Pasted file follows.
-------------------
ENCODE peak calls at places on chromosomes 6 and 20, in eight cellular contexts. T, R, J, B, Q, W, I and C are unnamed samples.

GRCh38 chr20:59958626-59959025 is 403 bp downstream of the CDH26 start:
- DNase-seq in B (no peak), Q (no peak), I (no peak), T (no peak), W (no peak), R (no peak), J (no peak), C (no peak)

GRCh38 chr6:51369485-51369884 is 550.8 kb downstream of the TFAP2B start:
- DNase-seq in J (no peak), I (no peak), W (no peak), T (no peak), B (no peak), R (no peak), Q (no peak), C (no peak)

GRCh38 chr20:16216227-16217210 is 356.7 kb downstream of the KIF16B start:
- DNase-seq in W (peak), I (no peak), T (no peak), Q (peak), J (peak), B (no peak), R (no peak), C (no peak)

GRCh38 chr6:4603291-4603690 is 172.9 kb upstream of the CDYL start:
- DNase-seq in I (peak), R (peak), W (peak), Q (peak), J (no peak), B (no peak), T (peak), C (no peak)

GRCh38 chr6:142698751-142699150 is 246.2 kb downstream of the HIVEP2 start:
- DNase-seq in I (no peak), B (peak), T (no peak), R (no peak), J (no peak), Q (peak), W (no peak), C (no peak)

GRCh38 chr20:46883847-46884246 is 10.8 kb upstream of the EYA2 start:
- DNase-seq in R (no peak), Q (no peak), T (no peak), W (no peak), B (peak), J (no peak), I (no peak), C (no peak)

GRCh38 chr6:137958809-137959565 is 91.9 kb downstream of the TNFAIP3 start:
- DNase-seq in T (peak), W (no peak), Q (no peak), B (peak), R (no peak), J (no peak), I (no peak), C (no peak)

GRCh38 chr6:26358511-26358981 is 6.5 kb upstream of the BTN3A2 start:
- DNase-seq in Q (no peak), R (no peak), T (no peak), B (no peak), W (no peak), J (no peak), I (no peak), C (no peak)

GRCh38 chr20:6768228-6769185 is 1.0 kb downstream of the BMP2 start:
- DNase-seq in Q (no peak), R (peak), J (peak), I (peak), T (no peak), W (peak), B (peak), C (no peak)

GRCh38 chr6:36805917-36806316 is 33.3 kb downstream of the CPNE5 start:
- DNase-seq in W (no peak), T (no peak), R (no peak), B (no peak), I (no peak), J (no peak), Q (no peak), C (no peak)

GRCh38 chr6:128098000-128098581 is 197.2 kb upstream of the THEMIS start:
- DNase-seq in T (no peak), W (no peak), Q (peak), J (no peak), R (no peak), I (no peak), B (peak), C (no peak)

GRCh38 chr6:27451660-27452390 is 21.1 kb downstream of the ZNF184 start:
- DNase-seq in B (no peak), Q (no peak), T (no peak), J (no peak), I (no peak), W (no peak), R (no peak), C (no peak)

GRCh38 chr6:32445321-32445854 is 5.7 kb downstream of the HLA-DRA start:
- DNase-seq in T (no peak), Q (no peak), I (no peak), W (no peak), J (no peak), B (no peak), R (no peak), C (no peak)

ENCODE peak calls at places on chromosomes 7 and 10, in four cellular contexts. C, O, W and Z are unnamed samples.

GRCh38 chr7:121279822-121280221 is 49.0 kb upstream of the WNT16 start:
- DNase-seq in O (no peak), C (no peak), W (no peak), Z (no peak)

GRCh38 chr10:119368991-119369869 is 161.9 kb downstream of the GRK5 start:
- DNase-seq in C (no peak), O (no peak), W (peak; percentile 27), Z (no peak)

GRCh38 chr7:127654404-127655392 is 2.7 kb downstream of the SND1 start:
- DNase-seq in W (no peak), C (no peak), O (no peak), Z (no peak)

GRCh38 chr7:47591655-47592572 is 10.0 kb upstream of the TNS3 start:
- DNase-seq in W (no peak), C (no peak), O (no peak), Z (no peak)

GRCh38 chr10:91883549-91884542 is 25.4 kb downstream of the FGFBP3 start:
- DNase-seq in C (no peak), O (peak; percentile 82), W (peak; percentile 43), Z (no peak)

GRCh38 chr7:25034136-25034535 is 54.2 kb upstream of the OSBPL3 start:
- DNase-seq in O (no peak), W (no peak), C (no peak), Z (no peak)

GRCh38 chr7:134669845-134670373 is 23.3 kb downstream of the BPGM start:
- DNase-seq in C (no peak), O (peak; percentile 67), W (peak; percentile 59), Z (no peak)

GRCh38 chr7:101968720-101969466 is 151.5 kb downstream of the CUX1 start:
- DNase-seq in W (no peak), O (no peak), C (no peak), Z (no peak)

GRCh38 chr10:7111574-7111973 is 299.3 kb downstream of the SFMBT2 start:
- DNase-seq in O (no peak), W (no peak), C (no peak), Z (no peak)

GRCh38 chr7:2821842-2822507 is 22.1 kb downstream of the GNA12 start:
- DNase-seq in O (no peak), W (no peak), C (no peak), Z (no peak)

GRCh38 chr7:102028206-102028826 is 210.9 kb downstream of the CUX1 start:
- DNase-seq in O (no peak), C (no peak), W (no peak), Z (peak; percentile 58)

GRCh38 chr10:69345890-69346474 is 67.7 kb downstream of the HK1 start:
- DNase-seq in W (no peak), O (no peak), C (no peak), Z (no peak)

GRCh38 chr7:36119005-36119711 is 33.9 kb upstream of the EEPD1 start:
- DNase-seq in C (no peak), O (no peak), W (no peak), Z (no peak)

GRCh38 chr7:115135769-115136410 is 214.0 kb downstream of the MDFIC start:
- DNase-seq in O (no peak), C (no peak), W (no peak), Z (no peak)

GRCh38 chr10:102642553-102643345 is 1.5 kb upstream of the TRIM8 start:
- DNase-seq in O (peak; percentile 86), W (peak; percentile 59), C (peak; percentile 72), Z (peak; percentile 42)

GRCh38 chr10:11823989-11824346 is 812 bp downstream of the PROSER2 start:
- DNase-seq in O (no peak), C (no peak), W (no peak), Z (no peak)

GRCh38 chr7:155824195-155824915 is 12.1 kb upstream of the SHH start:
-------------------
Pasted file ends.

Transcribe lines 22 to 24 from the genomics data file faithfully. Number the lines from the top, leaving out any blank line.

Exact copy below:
GRCh38 chr6:128098000-128098581 is 197.2 kb upstream of the THEMIS start:
- DNase-seq in T (no peak), W (no peak), Q (peak), J (no peak), R (no peak), I (no peak), B (peak), C (no peak)

GRCh38 chr6:27451660-27452390 is 21.1 kb downstream of the ZNF184 start: